Chinwendu Opara, a digital marketer and advertiser, told Cybernews she thought virtual product placements were unintrusive and allowed viewers to “focus on the content without being distracted by advertising while still being able to see the advertisements in a digestible manner.”
“I also believe that virtual product placements are a great way for companies to market their products effectively. It's less sales-y, and It will allow them to put their products in film scenes that'll create the right type of energy and vibe for each specific product and their brand,” Opara said.
Finding the right balance
According to Amazon, numbers show that virtual product placements will be a success as soon as the practice switches gears. For example, a consumer brand that has tested the feature experienced a 6.9% increase in brand favorability and a 14.7% increase in purchase intent for their campaign.
Besides, the virtual reality headsets continue growing in popularity and so open up new opportunities for advertisers to connect with the audience, Jordan Edelson, the Chief Executive Officer of TradeZing, a live-streaming Web3 platform, told Cybernews.
“Audiences will be able to essentially visualize the item in a virtual space or in their physical space, helping users feel physically and emotionally impacted by the virtual item’s presence, and have a sense of familiarity when they encounter the item in a retail setting,” Edelson said.
However, many professionals also say there are risks. Yes, ads, in-scene ads, if shown on billboards in the background, are not that obtrusive – but is it really possible to effectively engage with customers in such a brief period?
The answer might be a larger presence of virtual product placement. But, again, no platform wants to disturb the viewing experience more than necessary – viewers want to be able to differentiate between original content and ads, and follow a seamless plot.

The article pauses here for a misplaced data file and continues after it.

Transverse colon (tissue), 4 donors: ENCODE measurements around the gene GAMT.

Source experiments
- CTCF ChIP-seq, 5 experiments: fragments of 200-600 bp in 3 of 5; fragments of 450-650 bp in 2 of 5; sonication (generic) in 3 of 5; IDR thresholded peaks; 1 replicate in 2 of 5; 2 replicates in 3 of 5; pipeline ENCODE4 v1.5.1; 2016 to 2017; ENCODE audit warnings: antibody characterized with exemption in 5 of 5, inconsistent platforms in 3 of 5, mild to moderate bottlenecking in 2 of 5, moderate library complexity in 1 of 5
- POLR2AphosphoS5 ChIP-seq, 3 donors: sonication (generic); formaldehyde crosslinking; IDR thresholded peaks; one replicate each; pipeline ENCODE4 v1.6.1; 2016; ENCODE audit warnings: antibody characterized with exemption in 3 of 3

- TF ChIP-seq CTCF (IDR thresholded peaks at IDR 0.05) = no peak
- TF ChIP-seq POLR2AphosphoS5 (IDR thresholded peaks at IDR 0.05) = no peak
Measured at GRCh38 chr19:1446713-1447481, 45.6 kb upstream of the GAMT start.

So the challenge for the innovative collaborations between content creators and advertisers is to make sure the dynamic ads still appear organically integrated within a program.
Robert Warner, Head of Marketing at Virtual Valley, a virtual team-building platform, and an official member of the Forbes Agency Council, an invitation-only organization for executives in public relations, media, creative, and ad agencies, thinks that the use of virtual product placement is not yet a one-stop shop, and targeted ads can also cause problems.
“Though novel, there is a danger that too many targeted ads or too many virtual commercials, in general, would turn off viewers. Consumers are growing suspicious of hyper-targeted marketing, and companies like Apple are taking steps to further restrict these types of adverts,” Warner told Cybernews.
The interesting thing is that for now, streaming platforms are basically free to do what they want with virtual product placement ads – at least in the United States.
That’s because US streaming services aren’t yet obligated to disclose product placements in programming – even though identifying select sponsorships as part of a broadcast television show is required by the Federal Communications Commission.
“Though novel, there is a danger that too many targeted ads or too many virtual commercials, in general, would turn off viewers,"Robert Warner, Head of Marketing at Virtual Valley
However, platforms like Prime Video increasingly see the world as their playground, and in different countries, local legislation may prevent certain product placement types or at least require disclaimers.
“There will be some challenges around how this will work in different locations across the world – there is going to be a lot of variation. Brands are going to need to comply with all kinds of rules around which products are allowed to be placed in different regions, disclaimers, and more,” Turner, head of the Ecommerce Intelligence agency, says.
For instance, on the BBC, the publicly-funded British broadcaster, brands are blurred or hidden from the camera – that’s what the law dictates.
What’s more, companies and content creators will have to make deals about intellectual property rights – is it really possible and legal to simply alter a program or a bit of content?
Dynamism, again, might be the answer. It shouldn’t be too hard for content producers and streaming platforms to integrate an off-switch for virtual product placement ads in different markets.
The bowl can then be filled with M&M’s in the US, but it will be empty on the BBC.